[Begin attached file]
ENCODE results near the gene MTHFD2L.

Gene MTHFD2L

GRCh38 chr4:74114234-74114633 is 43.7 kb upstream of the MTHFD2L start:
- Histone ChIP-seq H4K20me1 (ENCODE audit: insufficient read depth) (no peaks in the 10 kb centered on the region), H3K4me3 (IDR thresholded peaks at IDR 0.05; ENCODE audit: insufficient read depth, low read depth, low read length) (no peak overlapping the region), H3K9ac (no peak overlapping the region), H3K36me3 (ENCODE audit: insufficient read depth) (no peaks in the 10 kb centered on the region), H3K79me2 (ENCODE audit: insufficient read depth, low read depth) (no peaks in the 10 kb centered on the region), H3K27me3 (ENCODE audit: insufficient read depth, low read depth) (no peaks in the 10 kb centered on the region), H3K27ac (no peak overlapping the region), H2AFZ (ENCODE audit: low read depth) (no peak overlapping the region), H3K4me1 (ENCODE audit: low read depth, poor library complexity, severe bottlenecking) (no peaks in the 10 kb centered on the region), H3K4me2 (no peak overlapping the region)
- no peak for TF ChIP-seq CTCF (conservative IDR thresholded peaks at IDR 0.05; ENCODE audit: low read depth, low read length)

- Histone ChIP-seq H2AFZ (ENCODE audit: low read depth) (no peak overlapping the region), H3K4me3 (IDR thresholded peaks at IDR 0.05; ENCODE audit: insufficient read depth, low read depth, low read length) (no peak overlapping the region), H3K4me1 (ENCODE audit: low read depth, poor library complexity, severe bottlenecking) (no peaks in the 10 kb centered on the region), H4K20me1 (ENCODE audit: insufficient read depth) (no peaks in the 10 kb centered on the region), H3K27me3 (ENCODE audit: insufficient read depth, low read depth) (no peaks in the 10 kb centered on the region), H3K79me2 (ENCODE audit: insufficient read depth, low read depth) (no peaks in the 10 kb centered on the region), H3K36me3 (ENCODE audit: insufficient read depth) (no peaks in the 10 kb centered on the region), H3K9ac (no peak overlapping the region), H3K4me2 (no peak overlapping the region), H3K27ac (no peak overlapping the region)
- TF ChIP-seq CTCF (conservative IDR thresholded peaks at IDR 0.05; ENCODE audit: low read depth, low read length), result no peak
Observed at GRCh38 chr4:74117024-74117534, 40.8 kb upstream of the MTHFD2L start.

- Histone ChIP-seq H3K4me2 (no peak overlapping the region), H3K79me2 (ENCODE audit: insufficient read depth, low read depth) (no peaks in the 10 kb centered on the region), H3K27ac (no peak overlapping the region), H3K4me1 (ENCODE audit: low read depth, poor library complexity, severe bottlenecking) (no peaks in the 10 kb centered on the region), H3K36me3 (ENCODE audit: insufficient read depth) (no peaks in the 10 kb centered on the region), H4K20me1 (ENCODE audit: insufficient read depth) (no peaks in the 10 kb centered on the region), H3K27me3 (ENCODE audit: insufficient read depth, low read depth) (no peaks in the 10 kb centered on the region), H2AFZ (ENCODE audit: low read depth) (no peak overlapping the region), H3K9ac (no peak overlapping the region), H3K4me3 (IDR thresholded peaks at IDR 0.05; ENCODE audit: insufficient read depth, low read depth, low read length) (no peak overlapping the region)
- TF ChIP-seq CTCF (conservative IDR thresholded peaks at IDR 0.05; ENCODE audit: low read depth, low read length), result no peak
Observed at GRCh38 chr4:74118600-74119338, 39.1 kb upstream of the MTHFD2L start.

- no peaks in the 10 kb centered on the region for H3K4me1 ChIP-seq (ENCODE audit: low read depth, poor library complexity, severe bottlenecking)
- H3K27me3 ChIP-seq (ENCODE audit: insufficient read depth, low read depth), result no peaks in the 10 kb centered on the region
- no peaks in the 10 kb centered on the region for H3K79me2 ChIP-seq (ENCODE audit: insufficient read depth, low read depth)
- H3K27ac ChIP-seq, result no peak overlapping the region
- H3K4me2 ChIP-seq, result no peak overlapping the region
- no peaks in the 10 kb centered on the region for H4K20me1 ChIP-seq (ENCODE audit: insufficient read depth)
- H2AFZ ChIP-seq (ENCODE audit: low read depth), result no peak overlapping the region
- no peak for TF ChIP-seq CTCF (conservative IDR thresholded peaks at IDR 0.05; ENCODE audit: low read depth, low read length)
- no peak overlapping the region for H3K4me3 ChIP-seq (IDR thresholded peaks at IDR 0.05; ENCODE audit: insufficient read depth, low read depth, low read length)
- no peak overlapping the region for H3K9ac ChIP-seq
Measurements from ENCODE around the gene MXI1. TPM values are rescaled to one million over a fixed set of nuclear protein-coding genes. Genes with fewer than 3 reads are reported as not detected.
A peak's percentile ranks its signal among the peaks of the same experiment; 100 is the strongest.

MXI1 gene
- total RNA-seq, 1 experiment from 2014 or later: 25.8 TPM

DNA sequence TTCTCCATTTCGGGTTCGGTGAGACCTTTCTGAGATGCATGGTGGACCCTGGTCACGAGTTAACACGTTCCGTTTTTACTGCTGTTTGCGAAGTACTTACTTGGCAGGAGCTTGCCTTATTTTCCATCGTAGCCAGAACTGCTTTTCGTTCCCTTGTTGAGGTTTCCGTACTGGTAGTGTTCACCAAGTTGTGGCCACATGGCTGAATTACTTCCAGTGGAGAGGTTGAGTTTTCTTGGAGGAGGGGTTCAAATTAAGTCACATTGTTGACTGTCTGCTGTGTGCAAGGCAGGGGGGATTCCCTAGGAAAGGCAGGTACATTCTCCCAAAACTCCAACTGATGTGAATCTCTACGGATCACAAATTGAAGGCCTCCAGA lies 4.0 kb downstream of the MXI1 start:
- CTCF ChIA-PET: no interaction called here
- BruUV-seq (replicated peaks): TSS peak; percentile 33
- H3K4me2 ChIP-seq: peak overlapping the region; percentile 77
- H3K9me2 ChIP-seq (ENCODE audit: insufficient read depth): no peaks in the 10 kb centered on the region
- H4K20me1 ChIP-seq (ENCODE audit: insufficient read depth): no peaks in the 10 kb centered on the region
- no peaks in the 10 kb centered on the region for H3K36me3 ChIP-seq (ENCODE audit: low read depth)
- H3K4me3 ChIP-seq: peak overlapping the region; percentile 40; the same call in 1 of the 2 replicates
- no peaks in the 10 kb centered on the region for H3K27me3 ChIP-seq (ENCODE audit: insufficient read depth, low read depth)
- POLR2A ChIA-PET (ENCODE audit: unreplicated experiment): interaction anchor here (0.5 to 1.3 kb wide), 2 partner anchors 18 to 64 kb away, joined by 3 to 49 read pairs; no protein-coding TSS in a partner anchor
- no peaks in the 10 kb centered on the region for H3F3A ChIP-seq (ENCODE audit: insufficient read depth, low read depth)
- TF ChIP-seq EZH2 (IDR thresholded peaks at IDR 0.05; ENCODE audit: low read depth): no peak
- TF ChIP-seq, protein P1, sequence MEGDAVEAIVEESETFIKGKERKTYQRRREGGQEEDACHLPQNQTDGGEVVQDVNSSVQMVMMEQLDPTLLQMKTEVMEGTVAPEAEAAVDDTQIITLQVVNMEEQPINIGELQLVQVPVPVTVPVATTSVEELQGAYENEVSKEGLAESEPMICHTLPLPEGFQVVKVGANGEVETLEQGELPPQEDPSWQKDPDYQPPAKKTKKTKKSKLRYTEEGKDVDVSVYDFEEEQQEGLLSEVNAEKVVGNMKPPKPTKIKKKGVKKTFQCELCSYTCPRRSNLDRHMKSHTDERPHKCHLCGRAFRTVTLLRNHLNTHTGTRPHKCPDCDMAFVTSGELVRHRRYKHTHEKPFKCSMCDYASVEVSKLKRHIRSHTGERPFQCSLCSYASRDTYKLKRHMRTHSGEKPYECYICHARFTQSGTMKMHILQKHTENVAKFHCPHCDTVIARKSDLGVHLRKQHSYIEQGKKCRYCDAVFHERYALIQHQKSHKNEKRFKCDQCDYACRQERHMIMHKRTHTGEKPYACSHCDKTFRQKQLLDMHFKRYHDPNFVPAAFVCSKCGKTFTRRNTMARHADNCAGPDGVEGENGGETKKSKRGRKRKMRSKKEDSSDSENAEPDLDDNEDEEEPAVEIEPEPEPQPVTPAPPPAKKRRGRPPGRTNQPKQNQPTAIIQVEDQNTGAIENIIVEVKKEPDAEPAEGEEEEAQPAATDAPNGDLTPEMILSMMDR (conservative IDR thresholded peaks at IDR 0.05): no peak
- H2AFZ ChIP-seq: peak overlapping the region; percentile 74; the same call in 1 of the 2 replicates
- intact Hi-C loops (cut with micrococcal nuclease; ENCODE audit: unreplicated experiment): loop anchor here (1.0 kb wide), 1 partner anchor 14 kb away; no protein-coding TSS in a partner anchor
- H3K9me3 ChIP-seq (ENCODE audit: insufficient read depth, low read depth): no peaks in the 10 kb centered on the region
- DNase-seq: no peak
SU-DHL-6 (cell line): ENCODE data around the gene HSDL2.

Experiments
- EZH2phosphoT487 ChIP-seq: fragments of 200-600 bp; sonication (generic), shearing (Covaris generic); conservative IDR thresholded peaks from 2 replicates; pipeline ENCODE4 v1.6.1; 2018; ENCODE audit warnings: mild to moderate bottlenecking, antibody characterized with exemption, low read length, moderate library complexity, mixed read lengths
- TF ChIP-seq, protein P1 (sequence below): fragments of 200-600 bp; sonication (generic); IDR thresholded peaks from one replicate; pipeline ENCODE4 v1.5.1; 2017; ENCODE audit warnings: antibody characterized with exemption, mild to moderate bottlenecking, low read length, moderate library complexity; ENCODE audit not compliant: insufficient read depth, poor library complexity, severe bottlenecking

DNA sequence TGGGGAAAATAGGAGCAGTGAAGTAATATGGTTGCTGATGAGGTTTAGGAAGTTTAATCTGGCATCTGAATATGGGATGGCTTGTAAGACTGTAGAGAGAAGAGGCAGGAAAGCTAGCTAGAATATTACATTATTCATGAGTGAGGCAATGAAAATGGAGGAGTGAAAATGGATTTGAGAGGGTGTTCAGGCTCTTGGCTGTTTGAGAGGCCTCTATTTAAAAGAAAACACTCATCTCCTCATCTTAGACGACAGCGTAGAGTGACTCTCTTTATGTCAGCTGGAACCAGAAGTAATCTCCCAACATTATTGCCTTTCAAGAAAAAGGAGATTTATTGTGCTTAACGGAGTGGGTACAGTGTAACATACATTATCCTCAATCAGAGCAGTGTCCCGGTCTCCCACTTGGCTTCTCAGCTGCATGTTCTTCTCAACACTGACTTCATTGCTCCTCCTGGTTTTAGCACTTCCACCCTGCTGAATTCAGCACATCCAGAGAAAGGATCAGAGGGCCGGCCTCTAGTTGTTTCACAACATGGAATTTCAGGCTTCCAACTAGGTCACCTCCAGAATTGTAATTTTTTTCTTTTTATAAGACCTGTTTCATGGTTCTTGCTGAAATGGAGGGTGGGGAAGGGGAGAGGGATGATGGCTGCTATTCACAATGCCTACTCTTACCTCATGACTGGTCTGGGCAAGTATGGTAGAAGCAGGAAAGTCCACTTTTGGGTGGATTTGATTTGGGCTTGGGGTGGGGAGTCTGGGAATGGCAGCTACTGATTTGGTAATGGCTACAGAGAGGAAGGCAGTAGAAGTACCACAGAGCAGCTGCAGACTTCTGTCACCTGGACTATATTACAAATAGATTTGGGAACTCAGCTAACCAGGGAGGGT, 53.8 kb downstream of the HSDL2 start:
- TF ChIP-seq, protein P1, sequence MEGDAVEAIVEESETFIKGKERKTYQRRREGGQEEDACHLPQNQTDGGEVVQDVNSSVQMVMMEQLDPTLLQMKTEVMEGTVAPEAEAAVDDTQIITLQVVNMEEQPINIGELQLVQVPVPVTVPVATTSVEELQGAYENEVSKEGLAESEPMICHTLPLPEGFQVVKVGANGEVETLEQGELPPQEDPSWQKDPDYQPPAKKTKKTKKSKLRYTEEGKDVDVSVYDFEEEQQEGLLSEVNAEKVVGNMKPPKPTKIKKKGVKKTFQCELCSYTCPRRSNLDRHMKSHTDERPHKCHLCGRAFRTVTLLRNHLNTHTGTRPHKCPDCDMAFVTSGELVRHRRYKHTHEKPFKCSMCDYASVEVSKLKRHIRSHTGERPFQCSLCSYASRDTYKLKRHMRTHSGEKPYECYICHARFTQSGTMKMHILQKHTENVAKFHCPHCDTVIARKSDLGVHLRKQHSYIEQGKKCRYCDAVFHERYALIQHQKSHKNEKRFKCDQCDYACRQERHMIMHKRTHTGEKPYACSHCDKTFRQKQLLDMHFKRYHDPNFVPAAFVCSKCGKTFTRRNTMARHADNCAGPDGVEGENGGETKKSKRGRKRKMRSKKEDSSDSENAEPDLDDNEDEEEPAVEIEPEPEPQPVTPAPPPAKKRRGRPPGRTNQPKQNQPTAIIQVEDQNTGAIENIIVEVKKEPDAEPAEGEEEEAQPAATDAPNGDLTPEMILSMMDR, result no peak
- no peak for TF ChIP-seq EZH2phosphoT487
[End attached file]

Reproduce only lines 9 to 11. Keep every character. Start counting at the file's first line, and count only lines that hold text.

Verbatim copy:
- Histone ChIP-seq H3K4me2 (no peak overlapping the region), H3K79me2 (ENCODE audit: insufficient read depth, low read depth) (no peaks in the 10 kb centered on the region), H3K27ac (no peak overlapping the region), H3K4me1 (ENCODE audit: low read depth, poor library complexity, severe bottlenecking) (no peaks in the 10 kb centered on the region), H3K36me3 (ENCODE audit: insufficient read depth) (no peaks in the 10 kb centered on the region), H4K20me1 (ENCODE audit: insufficient read depth) (no peaks in the 10 kb centered on the region), H3K27me3 (ENCODE audit: insufficient read depth, low read depth) (no peaks in the 10 kb centered on the region), H2AFZ (ENCODE audit: low read depth) (no peak overlapping the region), H3K9ac (no peak overlapping the region), H3K4me3 (IDR thresholded peaks at IDR 0.05; ENCODE audit: insufficient read depth, low read depth, low read length) (no peak overlapping the region)
- TF ChIP-seq CTCF (conservative IDR thresholded peaks at IDR 0.05; ENCODE audit: low read depth, low read length), result no peak
Observed at GRCh38 chr4:74118600-74119338, 39.1 kb upstream of the MTHFD2L start.